10 Years Challenge is a tool for Facebook to collect data on a user's face



You will simply share a picture of yourself 10 years ago, to see how after 10 years we have changed. Not only to see myself "from the duck swan," but this movement also helps us review the old memories of the generation 8x and 9x.

Although it is becoming a very hot trend, many social network users respond and seem harmless. But according to Wired editor Kate O'Neill, the 10 Years Challenge is the tool Facebook is using to collect data from users.

The 10 Years Challenge photos are the "food" for Facebook's artificial intelligence

Wired's Kate O'Neill first shared about her conspiracy theory on Twitter and received a lot of attention, more than 19,000 likes and more than 8,000 comments. She thinks the 10 Years Challenge photos are being used as a huge data warehouse to train Facebook's face recognition artificial intelligence.

"I don't think the movement itself is dangerous. But I know Facebook is using these data to train facial recognition technology and everyone should know it. It's worth considering." Huge amounts of personal data are being shared without any request, ”Kate said in her latest post on Wired.

Of course, there are many people who oppose this conspiracy theory, claiming that all the photos have been uploaded and shared on Facebook before. Therefore, Facebook has naturally owned this huge database without the trend of the 10 Years Challenge. Even most of them are public photos, which anyone can collect.

But Kate also said that: "Imagine you want to train an AI algorithm to recognize faces with age-related characteristics, and more specifically, the impact of age on faces when you are old. "Ideally, you want to have a set of images that compare your face changes after 10 years. That's exactly what Facebook gets without any effort."

Indeed, collecting data is not as simple as we think. Because it is a huge amount of data, if collecting each photo of each user, it will take a lot of time. Not to mention that sometimes users don't use photos of their faces to represent them. In other words, it is a lot easier when you do not have to spend any effort to get this image data clearly, accurately and with the attached description.

Photos often go poor with descriptions like where they were taken or how they were taken. For example, in 2009 you were at ABC University, and in 2019 you were working at XYZ. Or in 2009 you are in Hanoi, and in 2019 the picture was taken in Ho Chi Minh City.

Facebook denies getting involved in the 10 Years Challenge movement

A representative of Facebook confirmed that the 10 Years Challenge movement was self-created and spread by itself, Facebook did not create this trend and the images were previously shared on Facebook. Facebook also does not benefit from this trend and users can choose to enable or disable facial recognition feature to tag images.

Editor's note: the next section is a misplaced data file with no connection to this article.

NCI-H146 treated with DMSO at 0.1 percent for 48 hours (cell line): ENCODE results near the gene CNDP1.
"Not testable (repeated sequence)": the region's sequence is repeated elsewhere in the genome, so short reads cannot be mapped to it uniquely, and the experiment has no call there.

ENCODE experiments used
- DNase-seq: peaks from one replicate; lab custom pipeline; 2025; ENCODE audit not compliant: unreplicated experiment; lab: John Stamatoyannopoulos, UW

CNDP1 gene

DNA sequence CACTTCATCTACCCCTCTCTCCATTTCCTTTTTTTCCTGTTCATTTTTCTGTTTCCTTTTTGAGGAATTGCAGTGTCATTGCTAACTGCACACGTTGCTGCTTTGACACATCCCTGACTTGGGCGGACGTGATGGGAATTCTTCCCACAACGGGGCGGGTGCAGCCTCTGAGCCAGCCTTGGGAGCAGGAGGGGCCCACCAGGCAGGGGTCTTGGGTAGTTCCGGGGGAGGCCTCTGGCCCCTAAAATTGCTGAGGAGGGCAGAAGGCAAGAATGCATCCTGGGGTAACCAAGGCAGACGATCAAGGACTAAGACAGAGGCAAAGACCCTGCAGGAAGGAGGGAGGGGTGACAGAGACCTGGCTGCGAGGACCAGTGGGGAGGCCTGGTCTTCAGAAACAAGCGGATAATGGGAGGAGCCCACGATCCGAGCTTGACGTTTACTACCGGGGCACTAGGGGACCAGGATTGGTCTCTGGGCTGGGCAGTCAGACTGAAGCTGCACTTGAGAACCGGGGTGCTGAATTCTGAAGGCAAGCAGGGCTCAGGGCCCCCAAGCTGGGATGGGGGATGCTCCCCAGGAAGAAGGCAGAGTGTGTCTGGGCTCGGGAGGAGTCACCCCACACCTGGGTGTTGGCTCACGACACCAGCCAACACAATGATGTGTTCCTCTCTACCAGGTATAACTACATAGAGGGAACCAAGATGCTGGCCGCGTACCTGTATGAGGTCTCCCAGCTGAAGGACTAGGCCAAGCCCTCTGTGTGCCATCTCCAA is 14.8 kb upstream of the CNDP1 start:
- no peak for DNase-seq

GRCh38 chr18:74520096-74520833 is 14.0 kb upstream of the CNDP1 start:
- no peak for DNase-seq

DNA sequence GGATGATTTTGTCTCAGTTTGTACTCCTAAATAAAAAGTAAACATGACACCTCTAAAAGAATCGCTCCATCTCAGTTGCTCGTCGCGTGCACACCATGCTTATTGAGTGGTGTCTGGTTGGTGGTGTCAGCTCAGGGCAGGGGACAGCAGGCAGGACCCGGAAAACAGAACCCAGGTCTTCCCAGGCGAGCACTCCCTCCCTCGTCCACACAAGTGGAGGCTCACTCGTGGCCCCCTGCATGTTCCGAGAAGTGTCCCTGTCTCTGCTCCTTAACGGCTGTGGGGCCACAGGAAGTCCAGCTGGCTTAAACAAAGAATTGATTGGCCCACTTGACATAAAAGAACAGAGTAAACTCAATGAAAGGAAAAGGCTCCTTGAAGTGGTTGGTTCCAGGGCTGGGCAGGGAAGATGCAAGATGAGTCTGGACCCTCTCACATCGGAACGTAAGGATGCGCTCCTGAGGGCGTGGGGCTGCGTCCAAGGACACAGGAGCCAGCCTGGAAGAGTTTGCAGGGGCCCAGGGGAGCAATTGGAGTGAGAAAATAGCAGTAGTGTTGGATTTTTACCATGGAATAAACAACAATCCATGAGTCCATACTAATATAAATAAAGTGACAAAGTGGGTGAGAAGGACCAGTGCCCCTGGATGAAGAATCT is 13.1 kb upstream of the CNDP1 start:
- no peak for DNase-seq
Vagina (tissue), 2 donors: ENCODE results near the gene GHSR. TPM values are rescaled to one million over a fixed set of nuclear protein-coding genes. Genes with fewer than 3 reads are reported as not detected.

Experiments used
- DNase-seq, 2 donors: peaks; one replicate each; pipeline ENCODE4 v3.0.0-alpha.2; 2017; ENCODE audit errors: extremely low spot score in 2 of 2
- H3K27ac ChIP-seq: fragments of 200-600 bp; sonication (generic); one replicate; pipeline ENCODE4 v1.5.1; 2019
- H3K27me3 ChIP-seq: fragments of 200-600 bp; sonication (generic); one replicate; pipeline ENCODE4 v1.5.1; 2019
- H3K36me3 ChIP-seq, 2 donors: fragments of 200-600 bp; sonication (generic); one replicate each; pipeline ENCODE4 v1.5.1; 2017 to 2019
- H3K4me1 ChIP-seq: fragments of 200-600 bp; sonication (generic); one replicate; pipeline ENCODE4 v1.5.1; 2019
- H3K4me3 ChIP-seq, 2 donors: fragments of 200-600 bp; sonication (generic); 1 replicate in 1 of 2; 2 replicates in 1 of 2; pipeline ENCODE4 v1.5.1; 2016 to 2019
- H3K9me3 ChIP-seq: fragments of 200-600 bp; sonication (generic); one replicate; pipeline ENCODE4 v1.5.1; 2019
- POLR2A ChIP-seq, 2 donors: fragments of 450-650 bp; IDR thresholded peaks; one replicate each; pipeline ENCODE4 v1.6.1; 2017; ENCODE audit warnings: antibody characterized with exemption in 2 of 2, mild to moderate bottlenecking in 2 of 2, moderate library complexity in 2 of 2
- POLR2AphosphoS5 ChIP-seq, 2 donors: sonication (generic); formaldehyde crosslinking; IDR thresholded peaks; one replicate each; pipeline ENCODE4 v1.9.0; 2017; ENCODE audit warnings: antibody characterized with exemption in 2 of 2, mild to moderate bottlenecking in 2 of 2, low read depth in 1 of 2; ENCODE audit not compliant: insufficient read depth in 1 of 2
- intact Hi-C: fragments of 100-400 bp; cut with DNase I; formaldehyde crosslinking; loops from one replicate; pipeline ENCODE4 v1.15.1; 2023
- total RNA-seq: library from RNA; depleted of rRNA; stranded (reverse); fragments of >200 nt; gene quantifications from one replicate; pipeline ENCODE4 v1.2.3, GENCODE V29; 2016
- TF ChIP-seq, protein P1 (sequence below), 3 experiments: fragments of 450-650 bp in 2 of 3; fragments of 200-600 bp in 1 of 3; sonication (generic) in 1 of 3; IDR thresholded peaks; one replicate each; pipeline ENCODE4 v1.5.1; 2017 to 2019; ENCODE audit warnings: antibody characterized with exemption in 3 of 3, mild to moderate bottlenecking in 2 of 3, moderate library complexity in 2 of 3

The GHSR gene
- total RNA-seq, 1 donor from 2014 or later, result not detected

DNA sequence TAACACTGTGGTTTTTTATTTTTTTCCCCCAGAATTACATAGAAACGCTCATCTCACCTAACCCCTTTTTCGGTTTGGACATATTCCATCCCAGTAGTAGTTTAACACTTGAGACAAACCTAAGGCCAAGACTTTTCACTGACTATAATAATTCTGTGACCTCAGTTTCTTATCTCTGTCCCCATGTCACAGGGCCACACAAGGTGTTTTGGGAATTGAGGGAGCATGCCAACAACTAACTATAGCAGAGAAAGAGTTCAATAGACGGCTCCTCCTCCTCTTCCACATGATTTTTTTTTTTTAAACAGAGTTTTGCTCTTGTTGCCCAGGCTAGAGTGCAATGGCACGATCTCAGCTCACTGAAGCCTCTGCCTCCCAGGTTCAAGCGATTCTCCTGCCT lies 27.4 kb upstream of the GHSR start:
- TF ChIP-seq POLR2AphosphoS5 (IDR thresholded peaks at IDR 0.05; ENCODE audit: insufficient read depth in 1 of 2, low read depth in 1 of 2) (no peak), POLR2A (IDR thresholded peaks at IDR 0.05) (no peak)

However, Kate O'Neill still believes that this data is collected by Facebook and may not be used right now, but could be any time in the future. Over the past few years, we have seen many examples of social media trends, from tests, quizzes or asking questions to collecting user data.

The most recent is probably the "What color of your life" trend on Facebook, although it doesn't make any sense because it uses random algorithms but is shared and used by a lot of users. The Cambridge Analytica scandal rocked the global internet community, revealing that Facebook allowed a third-party company to collect data for more than 70 million users.

The purposes and conspiracy of Facebook when collecting facial recognition data of users

Is it bad and dangerous for Facebook to use your face recognition data to train artificial intelligence? In fact, it's inevitable, because all of this data you've accepted to share and publicize, it's just that you're helping Facebook do it more easily.

The good scenario is that face recognition AI can help us find people who have been lost for years. New Delhi police last year reported tracking 3,000 missing children after just four days of using facial recognition technology. If children are missing for years, their faces will change and look very different from the original pictures. Therefore a face recognition algorithm based on age changes will prove very useful.

But if it is a bad click, this technology will be used to make money by advertising goals more effectively. Advertisers get image data, your face, possibly some other information such as where you live or the job, so that Facebook will make more money.

Or this technology can also be used to evaluate insurance and health care. Your change after 10 years may be evaluated by these companies to refuse to sell or pay more because you age too quickly.

Even Facebook can sell it to governments or law enforcement agencies. Face recognition technology is essential in criminal surveillance and investigation. In particular, it is a technology that can recognize faces that change over the years, can be used to identify criminals who have escaped and are wanted.

In 2016, Amazon also started selling real-time facial recognition services to police departments in Orlando and Washington County, Oregon. However, this technology is also used to monitor the people, leading to the Civil Liberties Union asking Amazon to stop selling this service.

Conclusion


10 Years Challenge, or any social trend, can affect people in ways that are bad for users. However, these effects may not be as serious as user account hacking or password information theft. They only help other companies to get your personal data.

In the context of free internet services like Facebook, users are not customers but products. The most valuable asset is the user's data and personal information. Advertising companies and businesses are new customers.

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